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check out the new trailer from our friends @thecigarettesurfboard - a creative example of raising awareness about ocean pollution through art, surfing, and conversation. It’s a story of surfers who transform their connection with the natural environment into fuel to influence and protect. Mahalo to all surfers who use their voice to shine the spotlight on creative solutions and simple actions we can all take. Stay tuned, @thecigarettesurfboard feature-length documentary coming 2021. Link in bio to learn more and find ways to get involved. #InternationalSurfingDay @surfrider . . . Created by: @thecigarettesurfboard @cliphoarder @tlanecreates Featuring: @jackjohnson @cliff_kapono @easkeysurf @_fiji_girl_ @moyhillfarm @barcalive @hugotagholm @chrishinessurfs @steve_england1 Music / Sound Effects: @getawaydogs “Still Lost” @soundcarriersband “Low Light” @nash.howe Additional Footage: @mister_clips @clubmedsucks @thesaltygiant_ @jtngu @connortrimble @changeforbalance @ktla5news
A pile of 4,000 discarded cigarette butts is far from beautiful. But with a little ingenuity and alchemy industrial designer Taylor Lane is able to transform the garbage into something incredible: a surfboard. The Cigarette Surfboard is more than just a unique recycled board; it’s a platform for discussion. Each year 4.5 trillion cigarettes are littered into the ocean, releasing all kinds of toxic chemicals into our waterways. Yuck.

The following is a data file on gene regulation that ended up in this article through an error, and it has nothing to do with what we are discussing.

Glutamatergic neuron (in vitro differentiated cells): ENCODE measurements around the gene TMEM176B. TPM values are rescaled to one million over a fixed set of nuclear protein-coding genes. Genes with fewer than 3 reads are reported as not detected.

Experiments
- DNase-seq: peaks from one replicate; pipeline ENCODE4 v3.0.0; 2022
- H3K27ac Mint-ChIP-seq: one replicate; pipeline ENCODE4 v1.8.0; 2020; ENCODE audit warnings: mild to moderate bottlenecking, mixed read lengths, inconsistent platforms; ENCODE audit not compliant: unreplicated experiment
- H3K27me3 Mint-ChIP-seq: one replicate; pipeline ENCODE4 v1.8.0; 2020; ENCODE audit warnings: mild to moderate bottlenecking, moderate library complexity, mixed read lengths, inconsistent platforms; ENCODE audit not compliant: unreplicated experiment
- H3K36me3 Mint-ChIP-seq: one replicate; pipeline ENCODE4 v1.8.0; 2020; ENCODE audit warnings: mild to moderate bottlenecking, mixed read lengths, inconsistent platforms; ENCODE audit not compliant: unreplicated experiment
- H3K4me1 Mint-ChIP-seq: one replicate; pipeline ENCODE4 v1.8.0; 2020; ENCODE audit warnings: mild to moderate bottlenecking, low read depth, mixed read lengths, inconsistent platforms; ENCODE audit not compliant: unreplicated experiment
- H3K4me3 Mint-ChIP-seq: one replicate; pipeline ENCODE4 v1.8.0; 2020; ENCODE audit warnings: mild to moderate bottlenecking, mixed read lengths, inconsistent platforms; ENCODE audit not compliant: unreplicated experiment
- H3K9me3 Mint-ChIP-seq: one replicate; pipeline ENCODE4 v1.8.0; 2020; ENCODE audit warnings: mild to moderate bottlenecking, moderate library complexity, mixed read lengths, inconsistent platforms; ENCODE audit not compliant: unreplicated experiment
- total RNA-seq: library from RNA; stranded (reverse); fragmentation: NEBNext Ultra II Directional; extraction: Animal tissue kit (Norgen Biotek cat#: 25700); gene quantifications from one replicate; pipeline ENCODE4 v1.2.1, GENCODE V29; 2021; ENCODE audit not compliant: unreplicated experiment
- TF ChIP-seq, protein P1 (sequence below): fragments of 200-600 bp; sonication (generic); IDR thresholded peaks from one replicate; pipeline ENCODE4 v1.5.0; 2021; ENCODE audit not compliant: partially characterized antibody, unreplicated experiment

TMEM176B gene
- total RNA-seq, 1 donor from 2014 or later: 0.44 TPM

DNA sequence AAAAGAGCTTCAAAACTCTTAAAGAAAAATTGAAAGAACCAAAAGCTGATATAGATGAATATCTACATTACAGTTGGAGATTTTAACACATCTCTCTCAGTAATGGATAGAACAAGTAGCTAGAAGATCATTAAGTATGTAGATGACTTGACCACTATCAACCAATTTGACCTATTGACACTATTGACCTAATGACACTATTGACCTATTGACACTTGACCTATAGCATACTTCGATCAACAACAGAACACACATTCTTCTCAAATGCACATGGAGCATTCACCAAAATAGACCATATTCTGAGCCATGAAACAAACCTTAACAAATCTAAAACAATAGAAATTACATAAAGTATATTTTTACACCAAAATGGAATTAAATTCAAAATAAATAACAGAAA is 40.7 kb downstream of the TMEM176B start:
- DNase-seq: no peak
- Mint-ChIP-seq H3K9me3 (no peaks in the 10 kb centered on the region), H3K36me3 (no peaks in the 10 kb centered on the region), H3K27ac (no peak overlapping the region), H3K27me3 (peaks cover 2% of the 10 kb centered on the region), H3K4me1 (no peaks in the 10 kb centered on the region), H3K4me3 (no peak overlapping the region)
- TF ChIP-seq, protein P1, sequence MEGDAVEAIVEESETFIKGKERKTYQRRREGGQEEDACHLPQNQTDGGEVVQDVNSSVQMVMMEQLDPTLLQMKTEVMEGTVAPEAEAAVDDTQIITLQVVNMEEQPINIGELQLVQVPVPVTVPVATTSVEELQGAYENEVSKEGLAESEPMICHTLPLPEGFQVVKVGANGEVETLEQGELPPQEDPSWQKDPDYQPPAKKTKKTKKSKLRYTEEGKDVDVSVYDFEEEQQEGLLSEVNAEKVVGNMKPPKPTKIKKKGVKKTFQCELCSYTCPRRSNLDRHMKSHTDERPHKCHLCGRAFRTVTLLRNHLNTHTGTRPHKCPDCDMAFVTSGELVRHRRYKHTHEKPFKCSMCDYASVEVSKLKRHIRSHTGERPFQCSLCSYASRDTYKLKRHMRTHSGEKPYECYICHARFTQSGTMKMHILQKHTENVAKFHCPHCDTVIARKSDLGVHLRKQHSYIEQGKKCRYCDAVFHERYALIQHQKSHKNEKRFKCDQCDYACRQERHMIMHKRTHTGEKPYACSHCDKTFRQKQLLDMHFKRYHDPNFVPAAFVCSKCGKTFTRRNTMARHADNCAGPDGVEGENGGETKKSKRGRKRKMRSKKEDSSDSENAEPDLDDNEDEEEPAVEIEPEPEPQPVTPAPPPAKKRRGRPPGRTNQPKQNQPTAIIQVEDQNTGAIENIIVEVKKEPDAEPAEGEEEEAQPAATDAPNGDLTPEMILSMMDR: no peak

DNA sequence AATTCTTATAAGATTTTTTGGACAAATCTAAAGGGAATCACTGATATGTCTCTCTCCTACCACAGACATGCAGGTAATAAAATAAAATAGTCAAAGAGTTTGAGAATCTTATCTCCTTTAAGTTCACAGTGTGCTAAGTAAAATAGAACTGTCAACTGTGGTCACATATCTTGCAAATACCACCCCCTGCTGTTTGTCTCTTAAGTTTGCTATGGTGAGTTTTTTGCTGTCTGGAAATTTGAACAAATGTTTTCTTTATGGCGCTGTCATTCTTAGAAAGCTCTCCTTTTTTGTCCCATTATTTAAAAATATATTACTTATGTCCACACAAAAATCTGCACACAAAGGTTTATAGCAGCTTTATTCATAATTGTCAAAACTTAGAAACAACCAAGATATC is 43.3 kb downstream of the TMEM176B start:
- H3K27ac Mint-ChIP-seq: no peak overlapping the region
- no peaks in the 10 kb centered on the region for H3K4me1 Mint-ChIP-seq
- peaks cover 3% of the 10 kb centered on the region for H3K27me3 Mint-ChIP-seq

Surfers like Jack Johnson, Steph Gilmore, Craig Anderson, and more are tired of paddling in the trash, and are using the ciggy surfboard as a creative way to speak up. Their upcoming documentary The Cigarette Surfboard—coming in 2021—aims to amplify their message and challenge the surfing community as a whole to be better stewards of the ocean.
This week in Women in the Ocean, we sat down with the charming four-time world champion Carissa Moore. Moore opened up about her incredible 2019 WSL season, launching her non-profit Moore Aloha, and what to expect from her new surf film 'Riss'. At the age of nine, Carissa Moore had her goals lined out for herself: become a professional surfer, travel the world, and surf with other cool girls. Merely seven years later she was doing just that. In 2008 she became the youngest surfer to win a
This week in Women in the Mountains, we're diving back into the story of Imani Wilmot. Wilmot is a Jamaican surfer fighting for more diversity and accessibility within her sport. The surfboard has always been a powerful tool for Imani Wilmot. Through surfing, she’s created a safe haven for women in her community to escape abuse and sexual assault. RELATED: Imani Wilmot — How this Woman is Changing the Surf Culture in Jamaica These issues can be daily problems for Caribbean women,
When the surfing community loses a member, their lives are traditionally honored by a paddle out. The community joins together and paddles out into the water to remember their friend and lay flowers. George Floyd may not have been a surfer, but last Friday, he was treated as one in solidarity by the Santa Monica community. Nearly 100 surfers and allies paddled out in memory of the Floyd, who was killed by former Minneapolis police officer Derek Chauvin on May 25. RELATED: Check out the TGR